Penguin Movie Review
Time of India :
Critic’s Rating: 2.5/5
We are then introduced to Rhythm (Keerthy Suresh), a pregnant woman, still carrying the guilt of letting down her son, Ajay, who has been missing for six years. The incident has reshaped her life, destroying her marriage to Raghu (Linga), but also leading her to her present husband Gautham (Madhampatty Rangaraj). Everyone, including the police, believes the boy to be dead, but Rhythm will not hear anything of it. On a whim, and against the advice of her doctor, she goes to the lake where the boy went missing, and by a quirk of fate, she manages to find Ajay (Master Advaith) even while trying to avoid a masked killer. But where was the boy all these years, and who had kidnapped him?
Eashvar Karthic provides us the answers in this emotional thriller that might be underwhelming compared to recent serial killer thrillers like Ratsasan or Psycho, but isn’t a total letdown, especially for a first film. Part of its success is due to the convincing performance of Keerthy Suresh, which brings out the vulnerability and the strength in this character. When a character remarks at how she caught him off guard despite being pregnant, she retorts with a whistle-worthy line, “I’m pregnant not brain damaged”.
The first half is fairly engaging and some scenes are creepy enough to genuinely give us the chills. These mainly involve the boy Ajay, and Master Advaith captures the freaky aspect of this character pretty well, and keeps us guessing as to what this kid might do next. At times, the way he stares recalls Harvey Spencer Stephens’s portrayal of Damein in Omen. He also gets a terrific moment in the intermission point. But it is mainly Kharthik Phalani’s visuals and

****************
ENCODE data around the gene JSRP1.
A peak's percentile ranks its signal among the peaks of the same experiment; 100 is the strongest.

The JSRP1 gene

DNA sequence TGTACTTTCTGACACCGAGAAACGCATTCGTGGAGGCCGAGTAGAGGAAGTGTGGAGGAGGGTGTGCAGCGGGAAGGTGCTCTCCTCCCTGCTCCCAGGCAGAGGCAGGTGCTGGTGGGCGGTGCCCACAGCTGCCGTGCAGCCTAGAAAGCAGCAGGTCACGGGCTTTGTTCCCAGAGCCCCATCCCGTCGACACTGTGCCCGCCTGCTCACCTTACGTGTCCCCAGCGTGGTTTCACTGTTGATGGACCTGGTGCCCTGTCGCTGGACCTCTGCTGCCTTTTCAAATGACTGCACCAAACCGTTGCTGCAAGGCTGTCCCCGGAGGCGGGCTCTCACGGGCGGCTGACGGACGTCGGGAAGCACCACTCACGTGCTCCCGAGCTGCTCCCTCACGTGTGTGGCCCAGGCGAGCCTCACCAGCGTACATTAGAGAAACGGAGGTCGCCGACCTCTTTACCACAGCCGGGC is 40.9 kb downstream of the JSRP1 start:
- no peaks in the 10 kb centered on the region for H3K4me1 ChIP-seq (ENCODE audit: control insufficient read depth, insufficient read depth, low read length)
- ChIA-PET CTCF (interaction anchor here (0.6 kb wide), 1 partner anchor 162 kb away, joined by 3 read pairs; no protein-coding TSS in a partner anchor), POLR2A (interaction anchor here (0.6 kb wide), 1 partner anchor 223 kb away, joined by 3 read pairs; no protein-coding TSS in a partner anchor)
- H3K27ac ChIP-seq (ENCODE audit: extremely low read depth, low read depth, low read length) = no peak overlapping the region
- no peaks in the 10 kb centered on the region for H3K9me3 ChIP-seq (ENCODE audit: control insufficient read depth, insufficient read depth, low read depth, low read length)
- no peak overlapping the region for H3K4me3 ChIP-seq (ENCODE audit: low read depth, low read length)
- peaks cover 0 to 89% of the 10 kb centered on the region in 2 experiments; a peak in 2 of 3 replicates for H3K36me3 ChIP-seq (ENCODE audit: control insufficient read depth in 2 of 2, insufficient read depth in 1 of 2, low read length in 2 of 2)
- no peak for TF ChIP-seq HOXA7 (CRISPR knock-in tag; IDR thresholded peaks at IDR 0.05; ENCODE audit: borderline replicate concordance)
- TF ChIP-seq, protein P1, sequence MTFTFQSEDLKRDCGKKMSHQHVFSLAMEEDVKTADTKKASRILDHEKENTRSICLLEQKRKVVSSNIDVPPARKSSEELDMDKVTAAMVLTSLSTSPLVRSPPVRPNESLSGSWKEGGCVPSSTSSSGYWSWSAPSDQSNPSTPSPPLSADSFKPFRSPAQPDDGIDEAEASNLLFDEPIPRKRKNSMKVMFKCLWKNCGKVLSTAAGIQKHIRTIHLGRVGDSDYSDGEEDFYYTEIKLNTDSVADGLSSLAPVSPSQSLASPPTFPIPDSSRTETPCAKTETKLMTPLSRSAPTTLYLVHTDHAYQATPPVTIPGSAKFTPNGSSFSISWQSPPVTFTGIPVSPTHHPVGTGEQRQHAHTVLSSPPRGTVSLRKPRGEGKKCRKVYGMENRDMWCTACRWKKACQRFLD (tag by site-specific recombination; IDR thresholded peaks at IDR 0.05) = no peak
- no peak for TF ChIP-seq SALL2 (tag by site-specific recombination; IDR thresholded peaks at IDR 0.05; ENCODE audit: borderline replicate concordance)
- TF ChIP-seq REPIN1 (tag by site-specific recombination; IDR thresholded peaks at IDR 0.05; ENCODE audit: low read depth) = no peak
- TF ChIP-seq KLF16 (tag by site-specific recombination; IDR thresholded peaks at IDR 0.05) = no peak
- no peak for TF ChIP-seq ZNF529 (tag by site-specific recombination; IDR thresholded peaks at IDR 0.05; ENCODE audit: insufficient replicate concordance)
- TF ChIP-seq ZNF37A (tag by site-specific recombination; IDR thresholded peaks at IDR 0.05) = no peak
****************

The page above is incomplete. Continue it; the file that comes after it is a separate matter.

Santhosh Narayanan’s score that set the eerie mood.
But the writing isn’t first-rate. Rather than create suspense in an organic manner, exploiting the oddity of the situation, the director resorts to providing cheap (cheat) thrills in the form of dream sequences and gratuitous violence that only makes us squirm. He also gives us one of the frustrating must-haves of the genre — of a character putting themselves in danger knowing fully well that they could wait and seek help.
And both the way the supporting cast is written and the performances are a letdown. At one point, Karthic tries to plant a seed of doubt in our minds about Rhythm’s husbands, but this line isn’t fleshed out well for us to make us look at these characters with suspicion. The actors playing these roles, too, disappoint — while Linga seems a bit over the top, Madhampatty Rangaraj struggles with even the basic expressions that we hardly see Gautham as a real threat.
The third act is a mess, as, in the name of twist, we get not one but two revelations (a crucial interrogation scene feels quite amateurish), with both providing not-so-satisfactory explanations for the events that we had witnessed. Equally clumsy is the effort to prop up motherhood in the end with awkward lines like “Amma oru attitude”. It only comes across as a bad T-shirt quote.